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  16.  
    identicon
    David, May 14th, 2014 @ 5:19am

    Re:

    "USTR is concerned that Malaysia requires "slaughter plants to maintain dedicated halal production facilities and ensure segregated storage and transportation facilities for halal and non-halal products.""

    Because why should consumers need to know what they're actually eating?

    It's not a matter of "what" but rather "how". I'm not Muslim but I find the notion that Malaysians are not supposed to know whether or not their meat has been prepared according to their religious beliefs obscene.

    Indeed, it is violation of the separation of state and religion if the state prohibits the dissemination of information required to practice religion according to one's beliefs and prohibits businesses from catering to religions and being allowed to inform about that.

    Big business wants to treat their consumers like their cattle: under their control from birth to death, kept stupid and powerless to make any decision. You'll not see them threaten an organized stampede unless food quality improves.

    The difference is that cattle produce dairy and meat as end product, and consumers produce money, or more tangible, power.

     

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  17.  
    identicon
    Anonymous Coward, May 14th, 2014 @ 5:20am

    Re: Re: Re: Wait a sec...

    It is funny that liberal love attacking conservatives, but when you use liberal leaderships own words against them they act like its just business as usual. So which is it, the fault of the party or the fault of the system over all? Wish you guys would make up your mind.

     

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  18.  
    identicon
    Anonymous Coward, May 14th, 2014 @ 6:21am

    Re: Re: Re: Re: Wait a sec...

    Wish you guys would make up your mind.

    So you prefer the state to tell you what to do, rather than participate in a democracy.

     

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  19.  
    identicon
    Anonymous Coward, May 14th, 2014 @ 7:21am

    Re: Re: Re: Re: Wait a sec...

    @ anon @ 5:20

    don't worry, Big Daddy will tell you what to think and everything will be alright...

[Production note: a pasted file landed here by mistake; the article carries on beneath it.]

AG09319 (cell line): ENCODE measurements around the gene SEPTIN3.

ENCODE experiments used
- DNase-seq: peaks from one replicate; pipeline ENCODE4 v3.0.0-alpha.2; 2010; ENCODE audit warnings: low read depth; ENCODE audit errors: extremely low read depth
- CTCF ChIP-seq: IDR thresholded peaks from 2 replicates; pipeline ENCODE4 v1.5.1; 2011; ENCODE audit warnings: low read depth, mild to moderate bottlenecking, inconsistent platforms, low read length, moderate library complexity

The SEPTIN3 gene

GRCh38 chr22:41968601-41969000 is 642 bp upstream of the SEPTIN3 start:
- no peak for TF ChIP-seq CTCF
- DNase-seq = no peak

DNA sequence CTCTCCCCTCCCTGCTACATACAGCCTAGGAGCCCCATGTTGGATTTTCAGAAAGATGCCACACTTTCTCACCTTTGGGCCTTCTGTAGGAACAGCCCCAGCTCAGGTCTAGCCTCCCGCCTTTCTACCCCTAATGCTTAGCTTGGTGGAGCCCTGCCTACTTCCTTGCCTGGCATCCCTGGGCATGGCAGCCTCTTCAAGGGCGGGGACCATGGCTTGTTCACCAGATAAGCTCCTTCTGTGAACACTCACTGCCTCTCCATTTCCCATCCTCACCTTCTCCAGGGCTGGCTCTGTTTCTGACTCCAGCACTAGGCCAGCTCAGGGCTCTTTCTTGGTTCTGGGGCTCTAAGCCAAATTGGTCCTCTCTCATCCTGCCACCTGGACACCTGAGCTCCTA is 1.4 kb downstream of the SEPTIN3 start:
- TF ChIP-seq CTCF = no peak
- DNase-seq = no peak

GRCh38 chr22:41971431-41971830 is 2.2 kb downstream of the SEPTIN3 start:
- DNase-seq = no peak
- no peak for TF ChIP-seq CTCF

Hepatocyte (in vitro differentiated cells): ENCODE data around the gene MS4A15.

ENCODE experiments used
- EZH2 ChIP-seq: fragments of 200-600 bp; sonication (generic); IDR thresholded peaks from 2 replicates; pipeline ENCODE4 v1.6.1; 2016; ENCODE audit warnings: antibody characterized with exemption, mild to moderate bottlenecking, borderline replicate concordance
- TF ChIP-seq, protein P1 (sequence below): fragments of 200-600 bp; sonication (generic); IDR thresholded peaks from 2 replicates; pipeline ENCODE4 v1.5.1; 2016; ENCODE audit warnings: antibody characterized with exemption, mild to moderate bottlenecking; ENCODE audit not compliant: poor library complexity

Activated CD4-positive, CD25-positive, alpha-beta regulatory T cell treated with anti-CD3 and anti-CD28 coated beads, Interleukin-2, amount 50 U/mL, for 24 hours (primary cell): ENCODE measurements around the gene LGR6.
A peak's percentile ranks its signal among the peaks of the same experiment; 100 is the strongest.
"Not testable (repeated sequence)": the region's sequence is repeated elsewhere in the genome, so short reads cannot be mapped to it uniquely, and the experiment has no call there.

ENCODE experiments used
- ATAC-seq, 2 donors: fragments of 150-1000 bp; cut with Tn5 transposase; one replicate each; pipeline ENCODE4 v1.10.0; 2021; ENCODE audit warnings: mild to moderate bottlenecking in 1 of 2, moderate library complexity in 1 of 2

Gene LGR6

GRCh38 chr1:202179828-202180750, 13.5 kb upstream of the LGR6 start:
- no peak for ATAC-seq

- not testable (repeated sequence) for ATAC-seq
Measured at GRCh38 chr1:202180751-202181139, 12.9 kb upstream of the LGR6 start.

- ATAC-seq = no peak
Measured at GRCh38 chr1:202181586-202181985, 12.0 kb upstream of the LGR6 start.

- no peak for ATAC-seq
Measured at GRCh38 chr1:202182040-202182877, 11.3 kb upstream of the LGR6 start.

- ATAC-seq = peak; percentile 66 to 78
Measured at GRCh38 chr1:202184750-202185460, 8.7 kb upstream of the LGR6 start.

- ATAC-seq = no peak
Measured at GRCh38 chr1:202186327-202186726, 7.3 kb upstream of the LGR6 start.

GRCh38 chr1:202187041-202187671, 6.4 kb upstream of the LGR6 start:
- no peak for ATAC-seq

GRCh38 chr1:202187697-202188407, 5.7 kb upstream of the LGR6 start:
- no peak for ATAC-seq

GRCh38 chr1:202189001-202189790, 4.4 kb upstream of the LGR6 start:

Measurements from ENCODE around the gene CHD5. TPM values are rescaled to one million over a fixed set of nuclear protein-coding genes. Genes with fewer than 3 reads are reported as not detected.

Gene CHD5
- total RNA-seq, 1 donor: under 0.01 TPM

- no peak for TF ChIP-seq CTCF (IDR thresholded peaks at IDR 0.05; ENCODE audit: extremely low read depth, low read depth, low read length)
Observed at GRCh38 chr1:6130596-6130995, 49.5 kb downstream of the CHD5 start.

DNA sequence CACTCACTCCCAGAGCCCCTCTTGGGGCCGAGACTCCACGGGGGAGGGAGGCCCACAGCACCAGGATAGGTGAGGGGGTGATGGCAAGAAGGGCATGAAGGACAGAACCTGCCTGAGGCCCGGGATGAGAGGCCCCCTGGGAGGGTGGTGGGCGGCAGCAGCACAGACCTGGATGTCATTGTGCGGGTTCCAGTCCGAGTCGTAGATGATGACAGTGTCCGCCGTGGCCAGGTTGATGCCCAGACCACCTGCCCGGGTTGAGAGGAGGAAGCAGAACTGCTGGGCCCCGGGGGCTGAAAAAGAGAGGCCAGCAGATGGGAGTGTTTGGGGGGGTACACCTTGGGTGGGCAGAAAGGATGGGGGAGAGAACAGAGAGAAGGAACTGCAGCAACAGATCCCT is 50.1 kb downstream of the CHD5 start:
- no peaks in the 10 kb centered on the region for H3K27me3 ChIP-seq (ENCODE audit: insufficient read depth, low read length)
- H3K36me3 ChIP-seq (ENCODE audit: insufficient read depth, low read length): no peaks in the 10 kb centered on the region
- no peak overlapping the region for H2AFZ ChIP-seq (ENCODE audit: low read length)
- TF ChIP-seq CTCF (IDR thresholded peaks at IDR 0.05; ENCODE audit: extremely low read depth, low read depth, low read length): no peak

reply to this | link to this | view in thread ]

  20.  
    identicon
    Anonymous Coward, May 14th, 2014 @ 7:36am

    The U.S. is in no position to discuss 'market distortion', look at all the monopolies we grand and the anti-competitive laws we pass.

     

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  21.  
    identicon
    Anonymous Coward, May 14th, 2014 @ 7:40am

    people need to wake up to the indoctrination that is going on everywhere by the USA. it certainly isn't doing it for the good of anyone other than itself!

     

    reply to this | link to this | view in thread ]

  22.  
    identicon
    Anonymous Coward, May 14th, 2014 @ 8:04am

    Re: Re: Re: Re: Re: Wait a sec...

    Not sure why that is aimed at me, it is the liberal mindset that likes big government. Conservatives want small government and less control. You see with the current administration what happens when the government takes control. They kill their own citizens with drones, they spy on the entire world including their own citizens, they spy on journalists, they send the IRS after the opposition, they cover up attacks on our embassies, they spend unbelievable amounts of money, they negotiate far reaching treaties in secret and so on. That is big government. I am not for big government.

     

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  23.  
    identicon
    Anonymous Coward, May 14th, 2014 @ 8:05am

    I thought free trade was supposed to be about making sure foreign businesses are not treated unfairly by removing privileges given only to domestic businesses or removing restrictions placed only on foreign businesses. If a regulation applies both to foreign and domestic businesses, where is the discrimination?